Mrs. Burnett’s Sensational Red Velvet Cake
There were really only three kinds of cake that I ever remember my momma being fond of--her own Coconut-Pineapple White Cake with Seven Minute Icing, the gooey coconut, pecan goodness of her sister Mattie's German Chocolate Cake, and our neighbor Mrs. Burnett's Red Velvet Cake with Ermine Frosting.
As for me, I dearly loved my mom's cake, was delighted with Mattie's, and totally fascinated by Mrs. Burnett's moist, bright, cherry-red creation with its sweet, creamy, white frosting.
No one knows the Red Velvet Cake's true origin, although there are numerous urban legends and myths on the subject. One of the more popular of these tales is that it was invented in the 1920s by a chef at the Waldorf-Astoria Hotel in New York City. However, an examination of the hotel's menus from that era fail to support the claim. And the one about the hotel's guest asking for and receiving their red velvet cake recipe, along with a bill for $300, resonates those Neiman-Marcus and Mrs. Field's cookie recipe legends, therefore lending no credence to that tale. As for the story that the Adams Extract & Spice Company of Gonzales, Texas created the recipe in the 1940s to promote its red food coloring, evidence shows this marketing ploy actually transpired some twenty years after the first red velvet cake recipe was published. Therefore while almost certainly adding to the cake's national popularity, they were obviously not its creator.
What we can be relatively sure of is that the red velvet cake, as with many other layer cakes, is most likely a product of America's southern states, where it is thought by some to have originally gotten its color from beets. Others believe the reddish color of those first cakes was created by the chemical reaction realized when combining sour milk or buttermilk, non-alkalized cocoa of that day, and baking soda. But neither of these methods brought about the bright scarlet hue of later cakes enhanced with red food coloring.
The first verifiable record of the artificially colored cake as we know it was May 1959, when the News-Journal in Mansfield, Ohio published a recipe for "Waldorf (Red) Cake." But it was the next year when "red velvet" cake mania started spreading across the country. In 1960 Foodland Supermarkets in Seattle, Washington advertised the availability of "Waldorf Red Velvet Cake" in their store bakeries. That same year William Baker took first prize at the Maryland State Fair for his "Red Velvet Cake." The Denton Record-Chronicle published "Red Velvet Cake" as its Recipe of the Week on June 16, 1960, and Eaton's Department Stores in Canada announced it's newest product line--"Eaton's Red Velvet Cake." Magazines, newspapers, and cookbooks everywhere were featuring Red Velvet Cake recipes.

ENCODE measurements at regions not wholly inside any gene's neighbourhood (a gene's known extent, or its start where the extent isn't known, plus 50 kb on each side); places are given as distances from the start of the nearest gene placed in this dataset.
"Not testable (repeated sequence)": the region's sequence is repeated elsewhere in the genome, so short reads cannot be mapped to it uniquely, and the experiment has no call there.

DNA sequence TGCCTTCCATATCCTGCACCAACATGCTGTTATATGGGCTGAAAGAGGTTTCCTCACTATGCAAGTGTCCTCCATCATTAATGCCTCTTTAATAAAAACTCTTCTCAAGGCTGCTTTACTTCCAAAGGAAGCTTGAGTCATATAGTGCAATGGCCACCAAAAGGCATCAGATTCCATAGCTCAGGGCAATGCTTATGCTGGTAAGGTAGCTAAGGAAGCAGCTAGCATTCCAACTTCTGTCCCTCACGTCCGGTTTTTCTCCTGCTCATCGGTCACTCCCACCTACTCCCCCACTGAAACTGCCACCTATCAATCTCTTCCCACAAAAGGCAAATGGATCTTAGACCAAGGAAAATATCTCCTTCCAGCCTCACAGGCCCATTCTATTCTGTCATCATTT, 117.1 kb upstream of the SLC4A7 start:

In 1976, the FDA banned the very popular Red Dye No. 2 because of unverifiable suspicions that it could create cancer in humans. This caused many housewives to stop buying or making anything using red food dye, and the popularity of red velvet cake all but died. Then, thirteen years later, Hollywood released the award-winning movie Steel Magnolias. In the movie was an armadillo-shaped red velvet groom's cake, and the once favorite but forgotten treat was suddenly reborn.
When properly prepared, red velvet cake is soft and moist, with a light texture and fine, tender crumb. The flavor is slightly tangy (brought about by the recipe's use of buttermilk and vinegar), slightly sweet, with the distinct but subtle hint of cocoa. And it is bright, bright crimson, which requires a lot of red food coloring. The red velvet cake is perfect for Christmas, Valentine's Day, or any special day where making a distinct impression counts.
Oh, did I mention the icing used for this spectacular culinary delight? Well, it was originally not of the cream cheese variety so widely promoted today. Instead, red velvet cakes were originally finished with ermine frosting, a French-style butter roux icing--light, smooth, soft, and creamy, much like butter creme but with slightly more body. It seems that cream cheese frosting didn't become popular until the mid to late 60s, a few years after the red velvet cake was invented. And while I personally like cream cheese frosting, it belongs on carrot cake, gingersnaps, zucchini cupcakes, and yes, to some people's liking, red velvet cake.
As for myself, I prefer red velvet cake covered with fluffy white ermine frosting, just like the cakes our neighbor Mrs. Burnett use to make.
Make Em: Adams Best Red Velvet Cake, Ermine Frosting